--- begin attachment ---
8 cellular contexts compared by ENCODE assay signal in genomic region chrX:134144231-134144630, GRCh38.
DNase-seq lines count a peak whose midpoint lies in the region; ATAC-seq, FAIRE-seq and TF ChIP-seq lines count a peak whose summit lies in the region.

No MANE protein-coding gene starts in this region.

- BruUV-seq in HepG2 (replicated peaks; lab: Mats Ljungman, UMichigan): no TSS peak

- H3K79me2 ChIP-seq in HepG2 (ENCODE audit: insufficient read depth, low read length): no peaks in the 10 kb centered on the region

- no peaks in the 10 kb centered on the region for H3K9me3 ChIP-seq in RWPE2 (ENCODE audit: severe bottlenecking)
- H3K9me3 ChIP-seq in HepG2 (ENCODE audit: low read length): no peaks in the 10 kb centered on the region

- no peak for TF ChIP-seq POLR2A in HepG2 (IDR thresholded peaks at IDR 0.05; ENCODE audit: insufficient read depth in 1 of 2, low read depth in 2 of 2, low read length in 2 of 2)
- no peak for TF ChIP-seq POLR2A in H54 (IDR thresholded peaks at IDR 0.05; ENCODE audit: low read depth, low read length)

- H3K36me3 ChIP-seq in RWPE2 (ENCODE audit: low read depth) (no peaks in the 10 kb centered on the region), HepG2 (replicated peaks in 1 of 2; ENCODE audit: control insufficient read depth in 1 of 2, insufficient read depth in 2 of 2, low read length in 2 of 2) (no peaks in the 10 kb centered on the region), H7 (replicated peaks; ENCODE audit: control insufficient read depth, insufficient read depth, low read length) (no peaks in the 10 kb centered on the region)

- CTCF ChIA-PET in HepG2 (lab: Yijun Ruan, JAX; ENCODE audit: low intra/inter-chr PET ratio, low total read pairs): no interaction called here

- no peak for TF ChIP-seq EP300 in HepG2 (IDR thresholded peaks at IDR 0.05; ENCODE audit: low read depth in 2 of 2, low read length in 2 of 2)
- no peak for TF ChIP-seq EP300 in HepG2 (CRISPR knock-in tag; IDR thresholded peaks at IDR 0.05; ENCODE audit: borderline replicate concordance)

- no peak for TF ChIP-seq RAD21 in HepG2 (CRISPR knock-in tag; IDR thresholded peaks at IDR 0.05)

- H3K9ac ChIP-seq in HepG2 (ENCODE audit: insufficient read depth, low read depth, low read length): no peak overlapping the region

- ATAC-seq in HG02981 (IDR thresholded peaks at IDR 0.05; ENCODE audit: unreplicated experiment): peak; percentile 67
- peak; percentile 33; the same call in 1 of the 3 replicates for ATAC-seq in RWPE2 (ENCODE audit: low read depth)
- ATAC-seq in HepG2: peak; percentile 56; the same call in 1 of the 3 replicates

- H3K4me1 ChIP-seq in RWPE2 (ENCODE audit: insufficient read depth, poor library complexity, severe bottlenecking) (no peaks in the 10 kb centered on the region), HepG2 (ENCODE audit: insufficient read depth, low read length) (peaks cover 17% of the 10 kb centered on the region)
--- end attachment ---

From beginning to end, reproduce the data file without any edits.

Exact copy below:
8 cellular contexts compared by ENCODE assay signal in genomic region chrX:134144231-134144630, GRCh38.
DNase-seq lines count a peak whose midpoint lies in the region; ATAC-seq, FAIRE-seq and TF ChIP-seq lines count a peak whose summit lies in the region.

No MANE protein-coding gene starts in this region.

- BruUV-seq in HepG2 (replicated peaks; lab: Mats Ljungman, UMichigan): no TSS peak

- H3K79me2 ChIP-seq in HepG2 (ENCODE audit: insufficient read depth, low read length): no peaks in the 10 kb centered on the region

- no peaks in the 10 kb centered on the region for H3K9me3 ChIP-seq in RWPE2 (ENCODE audit: severe bottlenecking)
- H3K9me3 ChIP-seq in HepG2 (ENCODE audit: low read length): no peaks in the 10 kb centered on the region

- no peak for TF ChIP-seq POLR2A in HepG2 (IDR thresholded peaks at IDR 0.05; ENCODE audit: insufficient read depth in 1 of 2, low read depth in 2 of 2, low read length in 2 of 2)
- no peak for TF ChIP-seq POLR2A in H54 (IDR thresholded peaks at IDR 0.05; ENCODE audit: low read depth, low read length)

- H3K36me3 ChIP-seq in RWPE2 (ENCODE audit: low read depth) (no peaks in the 10 kb centered on the region), HepG2 (replicated peaks in 1 of 2; ENCODE audit: control insufficient read depth in 1 of 2, insufficient read depth in 2 of 2, low read length in 2 of 2) (no peaks in the 10 kb centered on the region), H7 (replicated peaks; ENCODE audit: control insufficient read depth, insufficient read depth, low read length) (no peaks in the 10 kb centered on the region)

- CTCF ChIA-PET in HepG2 (lab: Yijun Ruan, JAX; ENCODE audit: low intra/inter-chr PET ratio, low total read pairs): no interaction called here

- no peak for TF ChIP-seq EP300 in HepG2 (IDR thresholded peaks at IDR 0.05; ENCODE audit: low read depth in 2 of 2, low read length in 2 of 2)
- no peak for TF ChIP-seq EP300 in HepG2 (CRISPR knock-in tag; IDR thresholded peaks at IDR 0.05; ENCODE audit: borderline replicate concordance)

- no peak for TF ChIP-seq RAD21 in HepG2 (CRISPR knock-in tag; IDR thresholded peaks at IDR 0.05)

- H3K9ac ChIP-seq in HepG2 (ENCODE audit: insufficient read depth, low read depth, low read length): no peak overlapping the region

- ATAC-seq in HG02981 (IDR thresholded peaks at IDR 0.05; ENCODE audit: unreplicated experiment): peak; percentile 67
- peak; percentile 33; the same call in 1 of the 3 replicates for ATAC-seq in RWPE2 (ENCODE audit: low read depth)
- ATAC-seq in HepG2: peak; percentile 56; the same call in 1 of the 3 replicates

- H3K4me1 ChIP-seq in RWPE2 (ENCODE audit: insufficient read depth, poor library complexity, severe bottlenecking) (no peaks in the 10 kb centered on the region), HepG2 (ENCODE audit: insufficient read depth, low read length) (peaks cover 17% of the 10 kb centered on the region)